A Tennessee pastor posted a 20-minute video on Facebook last week apologizing to his congregation for a COVID-19 outbreak that infected countless members. In the video, the pastor expressed his deep regret for not taking masks more seriously as his church resumed in-person services.
Kelvin Page is the lead pastor at Westmore Church of God in Cleveland, Tennessee. During the initial outbreak of COVID-19, his church held eight weeks of parking lot services. In late May, the church decided to resume in-person worship in accordance with local and state health regulations.
Page felt his church had a “great handle” on the virus, taking the necessary precautions of screening, sanitation, and social distancing. After holding services for about three weeks, Page said not a single member reported an infection. But once Father’s Day rolled around, everything changed.
“Somehow the virus made it into the choir. Temperatures were taken that morning, yet it still slipped through,” Page said.
“We had heard a few days prior that there was an uptick in the county, but with the precautions that we had been taking, along with the fact that we knew of no one that had been diagnosed with the virus, we honestly believed that we were OK. Little did I know, it was invading that morning.”
In Page’s apology video, he admitted that he didn’t take wearing face masks as seriously as he should have. It’s the one thing he regrets regarding the coronavirus outbreak at his church.
“The thing I most did not give attention to, and I have to say this, was masks. I’ll have to say today that masks must be considered by everyone, but especially those that are vulnerable. Perhaps when we all wear masks, the vulnerable are less likely to be vulnerable. So that is something that we have got to really take seriously,” Page said.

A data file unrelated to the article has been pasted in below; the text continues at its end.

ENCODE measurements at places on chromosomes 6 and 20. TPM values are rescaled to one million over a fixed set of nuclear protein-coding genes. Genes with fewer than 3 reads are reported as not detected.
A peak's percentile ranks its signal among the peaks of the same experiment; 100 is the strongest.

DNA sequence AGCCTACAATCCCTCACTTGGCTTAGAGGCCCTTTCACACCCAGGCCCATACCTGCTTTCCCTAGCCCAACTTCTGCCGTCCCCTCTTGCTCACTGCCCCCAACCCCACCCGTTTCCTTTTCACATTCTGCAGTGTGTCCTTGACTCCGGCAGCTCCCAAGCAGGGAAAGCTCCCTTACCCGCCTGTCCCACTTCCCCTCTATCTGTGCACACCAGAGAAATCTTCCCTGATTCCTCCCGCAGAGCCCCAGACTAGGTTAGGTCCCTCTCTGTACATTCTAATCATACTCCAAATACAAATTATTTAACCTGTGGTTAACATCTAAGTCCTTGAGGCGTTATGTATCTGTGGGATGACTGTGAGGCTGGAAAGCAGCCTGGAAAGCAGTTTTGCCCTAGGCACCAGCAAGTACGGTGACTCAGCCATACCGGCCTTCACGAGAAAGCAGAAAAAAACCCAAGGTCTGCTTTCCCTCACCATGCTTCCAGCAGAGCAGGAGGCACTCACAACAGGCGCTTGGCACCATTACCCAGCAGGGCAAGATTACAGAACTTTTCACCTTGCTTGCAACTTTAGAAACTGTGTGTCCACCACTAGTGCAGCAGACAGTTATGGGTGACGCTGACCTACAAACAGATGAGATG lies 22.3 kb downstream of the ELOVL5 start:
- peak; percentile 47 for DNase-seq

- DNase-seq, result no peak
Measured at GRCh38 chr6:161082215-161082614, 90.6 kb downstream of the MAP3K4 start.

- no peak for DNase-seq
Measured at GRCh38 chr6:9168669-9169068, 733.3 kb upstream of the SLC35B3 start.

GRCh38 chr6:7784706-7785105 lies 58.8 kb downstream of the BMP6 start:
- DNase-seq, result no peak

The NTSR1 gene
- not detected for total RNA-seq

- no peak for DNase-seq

When asked what the total number of infections was, Page said he couldn’t give an accurate estimate. While there were initially 12 confirmed cases within the church, that number has increased exponentially. Page says it’s nearly impossible to track.
“Some people are going to think that I am hiding or hiding numbers. The truth of the matter is, we knew we had 12 confirmed,” he said. “Then we knew that we had several more confirmed even after that. Then it began to roll out and I don’t honestly know how many we have.”
Page also said it’s too difficult to determine whether people contracted the virus at the church or out in the community.
“We don’t know how many actually contracted the virus at Westmore,” Page informed. “You can assume or people can assume. We have had some of our own people who have contracted it and said, ‘I really don’t know if I contracted it at Westmore. I was in such and such a place.’ We don’t know exactly. We know there are a lot of people and too many people.”